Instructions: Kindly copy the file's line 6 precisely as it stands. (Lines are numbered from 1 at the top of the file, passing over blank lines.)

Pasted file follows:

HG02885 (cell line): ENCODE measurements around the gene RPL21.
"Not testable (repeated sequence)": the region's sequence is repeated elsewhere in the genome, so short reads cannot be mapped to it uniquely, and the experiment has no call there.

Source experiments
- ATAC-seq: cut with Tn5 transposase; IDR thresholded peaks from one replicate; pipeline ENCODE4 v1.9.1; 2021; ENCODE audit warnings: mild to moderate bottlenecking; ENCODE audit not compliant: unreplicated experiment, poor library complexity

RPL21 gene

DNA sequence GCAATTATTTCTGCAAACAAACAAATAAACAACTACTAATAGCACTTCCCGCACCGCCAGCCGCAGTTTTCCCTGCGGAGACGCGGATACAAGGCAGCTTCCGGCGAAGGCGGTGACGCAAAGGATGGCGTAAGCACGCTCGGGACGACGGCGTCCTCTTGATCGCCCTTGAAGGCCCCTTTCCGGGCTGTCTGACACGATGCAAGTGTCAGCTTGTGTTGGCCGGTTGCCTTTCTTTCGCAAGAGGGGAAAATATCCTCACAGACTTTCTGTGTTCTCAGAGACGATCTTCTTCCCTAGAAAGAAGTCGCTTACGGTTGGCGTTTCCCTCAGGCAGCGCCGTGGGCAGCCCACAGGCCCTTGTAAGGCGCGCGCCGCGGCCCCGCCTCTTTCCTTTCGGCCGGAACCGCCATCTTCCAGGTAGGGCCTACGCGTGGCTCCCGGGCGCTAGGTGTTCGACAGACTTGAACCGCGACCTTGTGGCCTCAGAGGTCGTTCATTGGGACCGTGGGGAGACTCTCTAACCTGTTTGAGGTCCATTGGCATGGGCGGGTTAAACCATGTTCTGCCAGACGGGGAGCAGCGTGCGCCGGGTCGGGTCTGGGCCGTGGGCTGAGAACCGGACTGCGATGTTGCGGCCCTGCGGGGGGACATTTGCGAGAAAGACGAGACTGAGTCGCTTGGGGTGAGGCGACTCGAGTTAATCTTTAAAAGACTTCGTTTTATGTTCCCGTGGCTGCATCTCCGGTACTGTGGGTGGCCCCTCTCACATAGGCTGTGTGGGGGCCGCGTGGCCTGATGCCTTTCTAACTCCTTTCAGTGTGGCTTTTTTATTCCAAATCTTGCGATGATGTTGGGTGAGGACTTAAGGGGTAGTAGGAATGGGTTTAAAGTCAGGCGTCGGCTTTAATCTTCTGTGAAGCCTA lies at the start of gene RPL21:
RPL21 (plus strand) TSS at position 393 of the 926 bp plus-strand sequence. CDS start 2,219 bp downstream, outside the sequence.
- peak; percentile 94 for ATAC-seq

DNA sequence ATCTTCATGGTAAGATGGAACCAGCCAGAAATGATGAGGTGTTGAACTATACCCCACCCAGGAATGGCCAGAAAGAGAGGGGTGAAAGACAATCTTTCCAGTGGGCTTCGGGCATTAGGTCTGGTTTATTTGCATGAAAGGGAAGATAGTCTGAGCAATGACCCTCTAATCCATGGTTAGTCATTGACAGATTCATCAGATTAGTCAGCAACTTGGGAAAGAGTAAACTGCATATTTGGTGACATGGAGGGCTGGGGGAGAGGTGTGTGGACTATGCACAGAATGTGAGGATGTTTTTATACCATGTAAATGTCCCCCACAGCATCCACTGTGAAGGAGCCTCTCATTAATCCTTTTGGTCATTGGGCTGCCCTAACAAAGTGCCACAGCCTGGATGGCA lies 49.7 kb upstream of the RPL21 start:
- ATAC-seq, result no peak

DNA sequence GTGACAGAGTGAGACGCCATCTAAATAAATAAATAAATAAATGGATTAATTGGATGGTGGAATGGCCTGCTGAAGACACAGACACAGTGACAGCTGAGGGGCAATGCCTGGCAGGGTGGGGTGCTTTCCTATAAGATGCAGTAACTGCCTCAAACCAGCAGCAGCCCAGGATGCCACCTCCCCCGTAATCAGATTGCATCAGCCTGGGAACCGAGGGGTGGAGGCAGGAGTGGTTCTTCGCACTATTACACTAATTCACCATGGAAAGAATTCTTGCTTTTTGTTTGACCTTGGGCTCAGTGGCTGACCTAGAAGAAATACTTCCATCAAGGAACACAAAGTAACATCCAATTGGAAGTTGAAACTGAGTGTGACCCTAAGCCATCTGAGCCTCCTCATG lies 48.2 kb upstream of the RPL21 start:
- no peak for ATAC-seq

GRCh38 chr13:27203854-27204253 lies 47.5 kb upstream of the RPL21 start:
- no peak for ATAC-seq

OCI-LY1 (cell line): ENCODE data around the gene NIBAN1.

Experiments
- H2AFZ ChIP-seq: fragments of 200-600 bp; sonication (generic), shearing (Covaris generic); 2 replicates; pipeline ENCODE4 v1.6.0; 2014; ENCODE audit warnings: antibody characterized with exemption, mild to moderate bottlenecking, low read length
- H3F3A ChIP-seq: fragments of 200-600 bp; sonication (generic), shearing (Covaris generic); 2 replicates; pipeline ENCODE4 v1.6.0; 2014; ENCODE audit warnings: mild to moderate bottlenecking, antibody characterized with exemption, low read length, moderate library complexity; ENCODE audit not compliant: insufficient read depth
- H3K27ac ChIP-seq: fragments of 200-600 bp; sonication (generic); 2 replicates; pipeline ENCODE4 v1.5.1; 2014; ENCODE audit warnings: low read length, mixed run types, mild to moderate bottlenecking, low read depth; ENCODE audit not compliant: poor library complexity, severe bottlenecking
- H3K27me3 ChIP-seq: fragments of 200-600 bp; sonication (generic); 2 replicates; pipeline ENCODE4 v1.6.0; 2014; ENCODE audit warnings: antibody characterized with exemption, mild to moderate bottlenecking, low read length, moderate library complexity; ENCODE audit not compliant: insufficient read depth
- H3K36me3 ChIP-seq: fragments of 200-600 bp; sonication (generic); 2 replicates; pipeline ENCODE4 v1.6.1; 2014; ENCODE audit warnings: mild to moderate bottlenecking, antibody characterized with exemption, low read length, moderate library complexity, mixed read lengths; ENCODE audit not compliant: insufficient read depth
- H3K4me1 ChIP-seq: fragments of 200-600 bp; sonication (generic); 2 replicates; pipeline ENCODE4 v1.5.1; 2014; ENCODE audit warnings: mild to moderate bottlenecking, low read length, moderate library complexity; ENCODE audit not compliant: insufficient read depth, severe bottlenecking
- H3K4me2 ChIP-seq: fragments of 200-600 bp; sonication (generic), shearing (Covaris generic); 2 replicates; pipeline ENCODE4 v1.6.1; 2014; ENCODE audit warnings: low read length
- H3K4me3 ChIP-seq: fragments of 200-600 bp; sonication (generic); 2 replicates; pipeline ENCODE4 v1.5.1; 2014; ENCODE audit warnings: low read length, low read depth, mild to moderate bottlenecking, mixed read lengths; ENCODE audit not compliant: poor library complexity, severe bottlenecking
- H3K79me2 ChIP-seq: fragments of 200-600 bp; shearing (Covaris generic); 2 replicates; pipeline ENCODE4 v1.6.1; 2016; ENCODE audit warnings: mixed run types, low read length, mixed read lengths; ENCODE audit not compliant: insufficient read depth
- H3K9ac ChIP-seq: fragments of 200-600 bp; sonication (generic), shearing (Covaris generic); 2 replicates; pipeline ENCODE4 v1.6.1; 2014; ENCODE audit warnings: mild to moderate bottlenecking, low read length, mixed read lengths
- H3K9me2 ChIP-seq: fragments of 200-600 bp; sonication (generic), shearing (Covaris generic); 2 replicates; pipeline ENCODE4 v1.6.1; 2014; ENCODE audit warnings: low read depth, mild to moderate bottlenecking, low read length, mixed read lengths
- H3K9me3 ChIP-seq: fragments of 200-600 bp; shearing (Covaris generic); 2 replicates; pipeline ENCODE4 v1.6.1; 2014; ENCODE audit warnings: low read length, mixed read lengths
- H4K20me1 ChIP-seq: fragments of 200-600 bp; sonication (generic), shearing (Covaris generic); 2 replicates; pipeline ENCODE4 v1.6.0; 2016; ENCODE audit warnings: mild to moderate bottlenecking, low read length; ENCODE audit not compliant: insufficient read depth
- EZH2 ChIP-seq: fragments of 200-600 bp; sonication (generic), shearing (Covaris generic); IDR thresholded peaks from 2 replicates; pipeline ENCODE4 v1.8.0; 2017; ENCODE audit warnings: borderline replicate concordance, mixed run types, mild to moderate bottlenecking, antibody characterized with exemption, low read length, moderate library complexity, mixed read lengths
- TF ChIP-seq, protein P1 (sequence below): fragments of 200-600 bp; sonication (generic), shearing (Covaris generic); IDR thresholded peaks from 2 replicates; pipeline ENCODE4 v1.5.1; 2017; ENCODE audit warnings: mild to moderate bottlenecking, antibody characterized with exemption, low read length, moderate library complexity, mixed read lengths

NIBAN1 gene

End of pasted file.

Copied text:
DNA sequence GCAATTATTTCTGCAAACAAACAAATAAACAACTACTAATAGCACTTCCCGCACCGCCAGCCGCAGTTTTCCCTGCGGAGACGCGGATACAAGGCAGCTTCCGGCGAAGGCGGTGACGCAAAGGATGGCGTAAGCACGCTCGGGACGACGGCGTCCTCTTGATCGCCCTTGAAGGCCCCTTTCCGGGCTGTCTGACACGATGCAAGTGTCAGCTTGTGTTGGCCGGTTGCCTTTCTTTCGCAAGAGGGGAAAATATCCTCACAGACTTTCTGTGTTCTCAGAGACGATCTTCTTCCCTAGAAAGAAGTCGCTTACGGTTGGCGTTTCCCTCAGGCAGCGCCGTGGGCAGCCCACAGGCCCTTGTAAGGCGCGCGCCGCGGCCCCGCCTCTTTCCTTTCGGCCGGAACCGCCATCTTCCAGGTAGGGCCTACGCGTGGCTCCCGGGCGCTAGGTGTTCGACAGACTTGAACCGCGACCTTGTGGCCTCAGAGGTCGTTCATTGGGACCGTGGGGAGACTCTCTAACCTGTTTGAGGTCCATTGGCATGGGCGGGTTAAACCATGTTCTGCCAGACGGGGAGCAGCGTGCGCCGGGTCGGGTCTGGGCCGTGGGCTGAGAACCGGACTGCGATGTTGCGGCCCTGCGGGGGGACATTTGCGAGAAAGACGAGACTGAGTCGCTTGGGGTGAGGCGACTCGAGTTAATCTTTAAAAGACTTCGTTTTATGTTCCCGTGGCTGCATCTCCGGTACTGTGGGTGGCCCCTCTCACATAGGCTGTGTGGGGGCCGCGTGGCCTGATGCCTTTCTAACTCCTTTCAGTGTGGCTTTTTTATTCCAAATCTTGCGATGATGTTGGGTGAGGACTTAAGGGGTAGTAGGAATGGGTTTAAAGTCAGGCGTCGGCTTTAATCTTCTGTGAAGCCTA lies at the start of gene RPL21: